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How Is Down Syndrome Detected During Pregnancy?

Down syndrome is a genetic condition produced by an additional whole or partial copy of chromosome 21 due to faulty cell division. Down syndrome is characterised by developmental delays and physical characteristics caused by excess genetic material.

Individuals with Down syndrome have varying degrees of intellectual disability and developmental delays. It's the most frequent genetic chromosomal condition in children and the leading cause of learning impairments. Down syndrome affects one out of every 800 infants in the United States, with up to 6,000 children born with the condition each year. It is predicted that 85%of Down syndrome infants survive one year, with half of those living for more than 50 years.

We have also created a detailed information guide on Down Syndrome that you can check out on our website as Down Syndrome Information Guide.





What causes Down syndrome pregnancy?


All people with Down syndrome have an additional, essential part of chromosome 21 present in all or some of their cells, regardless of the form of Down syndrome they have. This extra genetic material disrupts the path of development, resulting in Down syndrome traits.


The additional complete or partial chromosome's cause is still unknown. The only factor that has been related to an increased risk of having a baby with Down syndrome due to nondisjunction or mosaicism is maternal age. A 35-year-old woman has a one-in-350 chance of having a child with Down syndrome, which jumps to one-in-100 by the age of 40. At the age of 45, the risk drops to about 1 in 30. The mother's age does not appear to be associated with the risk of translocation.


However, because younger women have greater birth rates, 80% of Down syndrome children are born to women under the age of 35. There is no conclusive scientific evidence that Down syndrome is caused by environmental factors or the behaviours of the parents prior to or during pregnancy. Down syndrome is caused by an extra partial or full copy of the 21st chromosome that can come from either the father or the mother. The father has been linked to approximately 5% of the occurrences.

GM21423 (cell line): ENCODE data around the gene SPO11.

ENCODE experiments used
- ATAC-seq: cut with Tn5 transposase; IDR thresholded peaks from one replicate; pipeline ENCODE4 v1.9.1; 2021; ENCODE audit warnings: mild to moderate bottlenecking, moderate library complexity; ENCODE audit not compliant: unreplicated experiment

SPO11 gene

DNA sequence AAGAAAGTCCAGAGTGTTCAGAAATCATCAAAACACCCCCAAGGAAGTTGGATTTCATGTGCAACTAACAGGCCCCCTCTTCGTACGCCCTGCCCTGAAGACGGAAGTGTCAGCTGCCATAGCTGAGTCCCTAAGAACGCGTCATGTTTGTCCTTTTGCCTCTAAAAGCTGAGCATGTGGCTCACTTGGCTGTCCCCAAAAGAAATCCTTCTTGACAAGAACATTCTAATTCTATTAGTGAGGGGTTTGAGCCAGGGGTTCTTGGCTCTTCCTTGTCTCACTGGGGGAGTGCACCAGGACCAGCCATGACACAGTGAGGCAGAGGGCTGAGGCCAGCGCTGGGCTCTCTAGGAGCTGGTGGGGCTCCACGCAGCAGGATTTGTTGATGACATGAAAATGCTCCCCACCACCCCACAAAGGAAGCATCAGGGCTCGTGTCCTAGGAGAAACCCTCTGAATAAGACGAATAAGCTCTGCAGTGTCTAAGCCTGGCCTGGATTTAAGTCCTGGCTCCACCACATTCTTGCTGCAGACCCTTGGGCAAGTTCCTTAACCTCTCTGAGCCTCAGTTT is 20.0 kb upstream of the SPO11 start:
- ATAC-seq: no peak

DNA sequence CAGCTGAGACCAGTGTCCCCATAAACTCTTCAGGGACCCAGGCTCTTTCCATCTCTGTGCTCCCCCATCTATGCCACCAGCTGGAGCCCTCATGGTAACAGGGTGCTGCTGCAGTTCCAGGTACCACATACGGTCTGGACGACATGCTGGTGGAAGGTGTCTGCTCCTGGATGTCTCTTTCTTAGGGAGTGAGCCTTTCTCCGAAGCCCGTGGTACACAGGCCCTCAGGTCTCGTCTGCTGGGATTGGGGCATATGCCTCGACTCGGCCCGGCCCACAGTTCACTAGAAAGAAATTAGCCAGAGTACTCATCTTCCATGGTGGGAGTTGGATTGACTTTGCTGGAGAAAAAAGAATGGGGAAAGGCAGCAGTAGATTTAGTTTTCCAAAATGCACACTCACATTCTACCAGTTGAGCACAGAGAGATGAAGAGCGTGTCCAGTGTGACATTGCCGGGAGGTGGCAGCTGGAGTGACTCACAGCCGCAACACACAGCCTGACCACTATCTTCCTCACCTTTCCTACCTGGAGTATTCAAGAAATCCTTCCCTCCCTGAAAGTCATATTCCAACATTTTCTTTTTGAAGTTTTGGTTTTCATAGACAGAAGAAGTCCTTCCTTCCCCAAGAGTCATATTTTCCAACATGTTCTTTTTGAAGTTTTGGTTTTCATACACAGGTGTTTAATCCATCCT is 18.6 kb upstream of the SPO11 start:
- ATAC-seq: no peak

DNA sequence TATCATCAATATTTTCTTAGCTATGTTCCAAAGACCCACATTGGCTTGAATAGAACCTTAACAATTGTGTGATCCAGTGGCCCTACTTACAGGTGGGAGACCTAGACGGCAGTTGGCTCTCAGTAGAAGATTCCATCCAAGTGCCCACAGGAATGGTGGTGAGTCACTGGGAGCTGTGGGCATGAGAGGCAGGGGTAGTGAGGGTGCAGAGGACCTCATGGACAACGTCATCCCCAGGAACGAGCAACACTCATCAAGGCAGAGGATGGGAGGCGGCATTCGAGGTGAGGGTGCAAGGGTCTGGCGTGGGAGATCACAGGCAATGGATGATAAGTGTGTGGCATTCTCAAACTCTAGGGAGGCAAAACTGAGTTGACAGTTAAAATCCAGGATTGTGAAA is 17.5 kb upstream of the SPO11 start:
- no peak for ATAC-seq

What tests are done to detect Down syndrome?


A sample of genetic material is removed during Down syndrome diagnostic testing. After it is extracted, the sample is examined for additional chromosome 21 material, which could suggest a foetus with Down syndrome. The findings of the test are usually given to parents a week or two later. The processes for extracting samples are as follows.

  • Amniocentesis is a procedure in which a sample of amniotic fluid is taken and checked for the extra chromosome. This test is only available between weeks 14 and 18 of pregnancy.

  • CVS is a procedure in which a health care specialist removes a sample of cells from a section of the placenta, the organ that joins a woman and her foetus, and examines it for the extra chromosome. Between weeks 9 and 11, a pregnancy test is performed.

  • A health care worker collects a sample of foetal blood in the umbilical cord through the uterus using percutaneous umbilical blood sampling (PUBS). The additional chromosome is then detected in the blood. The most accurate diagnostic procedure is PUBS, which can validate CVS or amniocentesis results. PUBS, on the other hand, must be done later in the pregnancy, between the 18th and 22nd week.


Can you tell if a baby has Down syndrome in an ultrasound?

During pregnancy or after a child is born, health care practitioners can check for Down syndrome. For Down syndrome prenatal screening, a blood test and an ultrasound are performed during the first trimester of pregnancy. This is the most often used screening method in the first trimester. A blood test allows a doctor to look for "markers" in the mother's blood, such as specific proteins, that indicate an elevated risk of Down syndrome.

The health care professional then performs an ultrasound test, which creates images using high-frequency sound waves. Fluid near the back of a fetus's neck can be detected with an ultrasound, which can suggest Down syndrome. The measurement of nuchal translucency is the name of the ultrasound test. This combination strategy produces more effective or comparable detection rates during the first trimester than methods utilised during the second trimester.

Check our or blog on Treatments for Down Syndrome


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